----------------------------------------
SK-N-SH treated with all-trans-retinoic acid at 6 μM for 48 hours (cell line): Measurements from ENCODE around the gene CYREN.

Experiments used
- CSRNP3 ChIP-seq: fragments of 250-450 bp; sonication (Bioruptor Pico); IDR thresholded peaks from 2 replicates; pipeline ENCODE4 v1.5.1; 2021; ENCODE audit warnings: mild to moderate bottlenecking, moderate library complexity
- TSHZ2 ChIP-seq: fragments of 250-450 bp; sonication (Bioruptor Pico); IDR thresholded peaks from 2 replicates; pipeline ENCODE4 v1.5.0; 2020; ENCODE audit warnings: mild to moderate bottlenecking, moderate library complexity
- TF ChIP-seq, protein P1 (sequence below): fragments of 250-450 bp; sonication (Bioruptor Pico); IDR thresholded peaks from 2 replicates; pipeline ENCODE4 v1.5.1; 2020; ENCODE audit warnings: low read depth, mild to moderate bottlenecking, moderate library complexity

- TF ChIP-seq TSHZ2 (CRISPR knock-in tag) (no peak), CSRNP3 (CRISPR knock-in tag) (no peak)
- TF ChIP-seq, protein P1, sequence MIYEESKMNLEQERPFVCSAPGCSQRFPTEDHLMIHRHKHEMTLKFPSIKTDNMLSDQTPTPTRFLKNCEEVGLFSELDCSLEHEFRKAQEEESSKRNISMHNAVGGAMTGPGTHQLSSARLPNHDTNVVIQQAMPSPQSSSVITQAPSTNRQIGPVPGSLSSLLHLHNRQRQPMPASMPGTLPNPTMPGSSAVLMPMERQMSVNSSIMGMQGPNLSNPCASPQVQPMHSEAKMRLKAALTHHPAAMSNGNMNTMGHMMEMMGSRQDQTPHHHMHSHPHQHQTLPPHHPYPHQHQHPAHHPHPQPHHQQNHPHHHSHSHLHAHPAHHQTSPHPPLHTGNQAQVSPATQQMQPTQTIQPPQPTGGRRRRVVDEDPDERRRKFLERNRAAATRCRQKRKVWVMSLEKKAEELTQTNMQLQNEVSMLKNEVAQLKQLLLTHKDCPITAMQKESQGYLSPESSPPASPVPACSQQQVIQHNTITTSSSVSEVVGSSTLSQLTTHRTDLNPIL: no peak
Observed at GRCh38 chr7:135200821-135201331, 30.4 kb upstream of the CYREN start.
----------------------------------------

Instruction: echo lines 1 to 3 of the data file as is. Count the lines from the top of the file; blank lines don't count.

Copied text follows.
SK-N-SH treated with all-trans-retinoic acid at 6 μM for 48 hours (cell line): Measurements from ENCODE around the gene CYREN.

Experiments used
- CSRNP3 ChIP-seq: fragments of 250-450 bp; sonication (Bioruptor Pico); IDR thresholded peaks from 2 replicates; pipeline ENCODE4 v1.5.1; 2021; ENCODE audit warnings: mild to moderate bottlenecking, moderate library complexity